Cook It
Credit: Robin O'Neill Photography

You'll only get to enjoy the fruits – well, meats – of your rub-making labor if the spices actually stay on the flank or fish. The best way to ensure adhesion, according to Mays, is to walk away, leaving the meat to cook all on its own. "You don't want to agitate the meat with the rub on it," Mays says. "Cross-hatch maybe, but if you move it too much, you'll start to pull the rub off." After you're done being careful, be un-careful and dig in. The only way to know if your rub was a success is to eat the hell out of it.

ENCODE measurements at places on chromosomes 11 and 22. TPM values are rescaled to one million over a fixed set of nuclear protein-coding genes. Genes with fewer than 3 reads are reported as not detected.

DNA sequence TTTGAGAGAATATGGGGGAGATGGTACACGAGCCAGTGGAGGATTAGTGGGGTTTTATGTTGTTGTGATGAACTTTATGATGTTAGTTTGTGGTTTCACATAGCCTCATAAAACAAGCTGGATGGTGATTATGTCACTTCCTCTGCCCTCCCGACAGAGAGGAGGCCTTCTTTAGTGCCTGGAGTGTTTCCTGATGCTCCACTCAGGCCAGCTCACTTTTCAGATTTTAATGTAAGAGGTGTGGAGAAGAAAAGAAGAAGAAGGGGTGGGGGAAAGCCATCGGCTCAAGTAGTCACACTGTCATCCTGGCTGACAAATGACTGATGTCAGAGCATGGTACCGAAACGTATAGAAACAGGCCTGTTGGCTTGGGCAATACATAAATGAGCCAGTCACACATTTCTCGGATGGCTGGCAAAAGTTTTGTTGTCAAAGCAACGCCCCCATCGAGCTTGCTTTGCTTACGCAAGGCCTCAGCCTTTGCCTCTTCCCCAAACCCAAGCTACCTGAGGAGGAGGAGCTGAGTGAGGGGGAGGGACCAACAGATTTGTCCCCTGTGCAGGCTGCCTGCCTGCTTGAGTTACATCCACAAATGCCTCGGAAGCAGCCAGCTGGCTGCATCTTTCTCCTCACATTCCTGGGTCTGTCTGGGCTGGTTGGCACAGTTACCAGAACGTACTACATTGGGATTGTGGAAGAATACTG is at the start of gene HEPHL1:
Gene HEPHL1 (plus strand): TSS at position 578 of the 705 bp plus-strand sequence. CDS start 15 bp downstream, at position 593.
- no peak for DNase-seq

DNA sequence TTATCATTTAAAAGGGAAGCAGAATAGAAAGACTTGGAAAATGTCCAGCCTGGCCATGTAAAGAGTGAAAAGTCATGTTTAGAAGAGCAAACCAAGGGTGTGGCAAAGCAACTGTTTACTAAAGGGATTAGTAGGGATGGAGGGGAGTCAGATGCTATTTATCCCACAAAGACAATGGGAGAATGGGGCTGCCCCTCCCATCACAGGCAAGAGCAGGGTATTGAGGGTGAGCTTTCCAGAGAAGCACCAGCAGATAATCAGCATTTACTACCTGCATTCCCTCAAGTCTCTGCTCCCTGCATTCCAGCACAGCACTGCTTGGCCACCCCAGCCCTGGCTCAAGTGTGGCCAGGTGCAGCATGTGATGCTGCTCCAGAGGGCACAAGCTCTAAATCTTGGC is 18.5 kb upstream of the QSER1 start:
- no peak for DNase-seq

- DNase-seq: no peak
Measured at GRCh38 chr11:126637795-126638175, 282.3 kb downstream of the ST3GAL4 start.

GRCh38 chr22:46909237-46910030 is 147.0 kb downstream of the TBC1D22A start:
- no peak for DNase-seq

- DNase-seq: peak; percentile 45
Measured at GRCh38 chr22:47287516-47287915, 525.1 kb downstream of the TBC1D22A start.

Because most rub-makers won't meet with amazing success right from the get go, Mays recommends creating variations on rub recipes that definitely work. Here are some of Mays' favorites. Mess with them or don't; they'll make your meat better.